The Boy Scouts is at a crossroads of preserving its future and atoning for its past. The bankruptcy reorganization plan it recently filed with the court resulted from litigation pursued by men who say they were abused as children by Scout leaders Just last week, the group representing these survivors objected to that plan, saying it “minimizes the organization’s history of failing to protect children from sexual predators”.
One way for the Boy Scouts to acknowledge past wrongs is to become a paradigm of child sexual abuse prevention, educating members to stop abuse before it begins. There’s a way to do both — maintain the good traditions of the Boy Scouts and acknowledge survivors’ pain — and it’s this: instituting a Boundaries Badge as part of the scouting curriculum.
There’s a whole list of the character traits scouts are supposed to develop, the so-called Scout’s Law: A scout is trustworthy, loyal, helpful, friendly, courteous, kind, obedient, cheerful, thrifty, brave, clean, reverent. It’s assumed that this means they respect another person’s boundaries. But just assuming isn’t good enough anymore. Besides, when one of the Scout traits is “obedience” to adults who can harm them, more must be done to temper these teachings, as well as to make them clearer. A Boundaries Badge for scouts can help.
Childhood sexual violence remains rampant. One in ten children will be sexually assaulted before they turn 18 – nearly all by a family member or friend. And some research suggests that these rates are only a fraction of what is really happening- too often we don’t talk enough about boys as victims of abuse, despite ongoing scandals.
People who believe that boundaries are taught to students universally are mistaken. The range of sex education curriculua across the country is wide. Only 17 states require K-12 sexual health education to be “medically accurate”. Eight states and Washington D.C. educate children about consent, but 42 still don’t. Meanwhile, 29 states hope to mitigate sexual violence by telling students to avoid sex altogether – explaining nothing about the potential for physical or emotional abuse without intercourse.
Even a preventive curriculum like the one taught under Erin’s Law – a law requiring consent and boundary education in schools named after a sexual abuse survivor named Erin Merryn — is hard to institute. While 37 states have passed the law, many localities have chosen not to implement it. There’s no way to mandate Erin’s law federally; it’s up to states and local school boards, resulting in a veritable patchwork of sexual education throughout the US.
The refusal of traditional secondary pedagogy to cover anything related to sexuality doesn’t have to be fatal, though. When it comes to education about intimate activities, young people are uniquely situated to teach each other. Evaluations of peer-to-peer sexual education programs find them effective.
Boy Scouts — and Girl Scouts — can become powerful messengers of boundaries and consent. First, there are many of them. In 2019, 61,366 became Eagle Scouts, adding to the 2.3 million boys who engage in Scout activities every year. Secondly, they tend to be leaders among young people. Eagle Scouts are rules-oriented and can therefore become a virtual diaspora of community leaders among young men.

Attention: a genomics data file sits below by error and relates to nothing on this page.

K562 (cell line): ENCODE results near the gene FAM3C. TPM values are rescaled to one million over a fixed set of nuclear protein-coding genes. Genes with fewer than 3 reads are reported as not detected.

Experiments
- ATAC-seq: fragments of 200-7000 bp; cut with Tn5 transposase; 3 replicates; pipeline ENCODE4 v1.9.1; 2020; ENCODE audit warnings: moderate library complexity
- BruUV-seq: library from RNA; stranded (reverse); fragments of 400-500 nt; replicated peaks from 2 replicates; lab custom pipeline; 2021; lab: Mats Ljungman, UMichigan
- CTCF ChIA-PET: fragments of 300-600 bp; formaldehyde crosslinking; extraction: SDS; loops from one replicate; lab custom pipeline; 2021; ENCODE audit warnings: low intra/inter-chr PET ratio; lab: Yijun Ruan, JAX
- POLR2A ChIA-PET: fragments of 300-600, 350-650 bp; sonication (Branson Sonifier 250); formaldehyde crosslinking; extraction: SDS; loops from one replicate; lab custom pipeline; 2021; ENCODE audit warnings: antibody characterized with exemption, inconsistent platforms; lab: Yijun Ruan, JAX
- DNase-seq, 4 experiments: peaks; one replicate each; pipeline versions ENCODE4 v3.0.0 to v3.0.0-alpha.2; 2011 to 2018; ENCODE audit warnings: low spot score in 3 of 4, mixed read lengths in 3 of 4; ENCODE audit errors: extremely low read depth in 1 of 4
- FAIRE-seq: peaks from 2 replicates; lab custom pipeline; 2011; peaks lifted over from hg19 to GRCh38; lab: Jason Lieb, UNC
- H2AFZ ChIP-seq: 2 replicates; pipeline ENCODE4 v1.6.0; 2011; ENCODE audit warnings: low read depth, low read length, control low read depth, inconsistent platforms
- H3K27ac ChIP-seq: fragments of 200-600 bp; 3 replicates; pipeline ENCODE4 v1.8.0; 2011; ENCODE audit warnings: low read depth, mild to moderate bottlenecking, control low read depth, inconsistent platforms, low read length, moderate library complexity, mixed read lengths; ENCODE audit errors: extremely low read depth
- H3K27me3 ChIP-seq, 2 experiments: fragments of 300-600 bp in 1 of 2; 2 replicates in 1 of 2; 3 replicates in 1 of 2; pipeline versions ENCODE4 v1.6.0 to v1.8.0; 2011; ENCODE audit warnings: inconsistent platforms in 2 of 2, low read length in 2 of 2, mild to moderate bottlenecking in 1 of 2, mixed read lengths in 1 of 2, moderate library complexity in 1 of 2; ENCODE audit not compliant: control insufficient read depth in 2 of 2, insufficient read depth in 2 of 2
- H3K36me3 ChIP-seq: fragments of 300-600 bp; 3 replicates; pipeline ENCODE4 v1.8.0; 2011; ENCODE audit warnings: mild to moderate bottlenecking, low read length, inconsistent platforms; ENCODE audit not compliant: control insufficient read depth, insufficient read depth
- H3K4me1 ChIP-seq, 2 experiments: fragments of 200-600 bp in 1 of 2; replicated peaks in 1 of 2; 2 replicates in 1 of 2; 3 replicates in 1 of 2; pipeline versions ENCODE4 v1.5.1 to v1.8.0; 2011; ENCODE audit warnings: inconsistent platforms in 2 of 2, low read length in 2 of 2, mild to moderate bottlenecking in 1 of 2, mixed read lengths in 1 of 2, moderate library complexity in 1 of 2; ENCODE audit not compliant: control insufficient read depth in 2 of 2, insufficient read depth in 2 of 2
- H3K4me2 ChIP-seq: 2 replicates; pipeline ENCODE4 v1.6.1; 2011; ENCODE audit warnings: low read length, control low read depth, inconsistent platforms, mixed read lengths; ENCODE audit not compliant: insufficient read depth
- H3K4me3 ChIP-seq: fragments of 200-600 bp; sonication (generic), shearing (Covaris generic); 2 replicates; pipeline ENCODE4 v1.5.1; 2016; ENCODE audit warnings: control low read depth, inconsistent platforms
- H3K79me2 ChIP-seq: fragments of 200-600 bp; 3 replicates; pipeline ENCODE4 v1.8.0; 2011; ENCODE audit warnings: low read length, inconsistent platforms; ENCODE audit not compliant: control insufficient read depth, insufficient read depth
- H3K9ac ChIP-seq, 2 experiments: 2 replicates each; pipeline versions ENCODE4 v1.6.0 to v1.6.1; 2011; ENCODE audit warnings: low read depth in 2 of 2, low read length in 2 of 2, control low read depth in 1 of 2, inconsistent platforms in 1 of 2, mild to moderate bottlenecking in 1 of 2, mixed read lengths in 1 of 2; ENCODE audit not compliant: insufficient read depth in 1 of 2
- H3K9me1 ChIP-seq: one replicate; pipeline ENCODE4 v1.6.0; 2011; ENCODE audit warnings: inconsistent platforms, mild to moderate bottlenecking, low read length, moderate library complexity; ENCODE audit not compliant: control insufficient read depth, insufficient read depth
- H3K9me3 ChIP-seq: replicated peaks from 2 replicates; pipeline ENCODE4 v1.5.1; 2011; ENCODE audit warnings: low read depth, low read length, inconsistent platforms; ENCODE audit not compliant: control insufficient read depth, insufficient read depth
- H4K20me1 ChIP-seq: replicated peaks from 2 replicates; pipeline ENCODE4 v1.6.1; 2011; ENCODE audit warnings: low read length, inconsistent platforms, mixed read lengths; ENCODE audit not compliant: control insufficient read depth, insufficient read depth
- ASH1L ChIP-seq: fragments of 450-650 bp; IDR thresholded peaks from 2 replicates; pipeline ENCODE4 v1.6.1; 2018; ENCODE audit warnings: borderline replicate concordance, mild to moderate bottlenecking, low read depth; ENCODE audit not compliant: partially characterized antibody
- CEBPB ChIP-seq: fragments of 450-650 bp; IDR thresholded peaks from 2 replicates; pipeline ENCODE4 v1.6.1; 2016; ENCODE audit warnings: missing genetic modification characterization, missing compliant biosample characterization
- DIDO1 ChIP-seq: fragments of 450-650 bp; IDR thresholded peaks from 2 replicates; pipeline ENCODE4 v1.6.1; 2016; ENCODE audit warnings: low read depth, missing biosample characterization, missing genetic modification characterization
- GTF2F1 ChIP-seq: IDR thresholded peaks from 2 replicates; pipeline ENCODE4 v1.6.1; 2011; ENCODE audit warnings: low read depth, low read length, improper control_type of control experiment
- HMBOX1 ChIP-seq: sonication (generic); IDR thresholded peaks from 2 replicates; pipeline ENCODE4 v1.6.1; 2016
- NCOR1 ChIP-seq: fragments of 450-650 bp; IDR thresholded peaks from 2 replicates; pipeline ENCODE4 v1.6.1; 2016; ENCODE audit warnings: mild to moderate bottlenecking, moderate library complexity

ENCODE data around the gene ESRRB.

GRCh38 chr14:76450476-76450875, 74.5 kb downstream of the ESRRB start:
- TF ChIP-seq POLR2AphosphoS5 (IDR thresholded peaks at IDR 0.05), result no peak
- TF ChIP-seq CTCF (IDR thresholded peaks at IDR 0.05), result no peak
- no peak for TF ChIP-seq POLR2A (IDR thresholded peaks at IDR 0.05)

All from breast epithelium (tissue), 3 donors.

That would signify the beauty of the boundary badge. Boundaries don’t have to be about sex; they’re actually sex-adjacent. It’s like the peanut butter we place around the pills we give to dogs; the topic of boundaries covers the message that needs to get through: Namely that people have the right to choose how their bodies interact with the world.
It’s not as if the Boy Scouts of America doesn’t know this is a valuable lesson. The Boy Scouts Family Life Badge — required for an Eagle Scout — already requires a scout to meet with their parents and discuss topics including: good judgement with sex and etiquette and manners. The topics of consent and boundaries are merely the intersection of these lessons but, since there’s no approved curriculum, we are unable to calculate whether that connection is being made.
If there’s a top-down discussion of consent, parents may balk, but theinvestment in their child’s leadership provides a counterweight; the parents would have to turn down the qualification of Eagle Scout — and the scholarship opportunities it attracts — to reject what should be non-controversial subjects: empathy, not to touch someone without their consent, and respect.
This Boundary Badge would work for Girls Scouts too. Now that both organizations accept gender non-conforming troops, we can’t reserve these lessons just for those who identify in a certain way. And while victims of abuse are never at fault, educating adults only, or expecting decent adult behavior, hasn’t seemed to stem the spread of abuse. Focusing on those under 18 empowers children to recognize when a boundary is being crossed — and that they’re not to blame.
Teaching children about consent and how to speak up about unwanted advances may save an American institution. #MeToo and #TimesUp have successfully taught us that institutions will not stand if sexual misconduct is allowed. Boundaries like these need to become part of social America.
Perhaps the Boy Scouts of America will survive beyond the scandals, but only if the organization shows that it’s committed to assuring that not one more scout — nor one more child — falls victim again.
About the author: Kelsey Baker is a former Marine and certified Victim’s Advocate.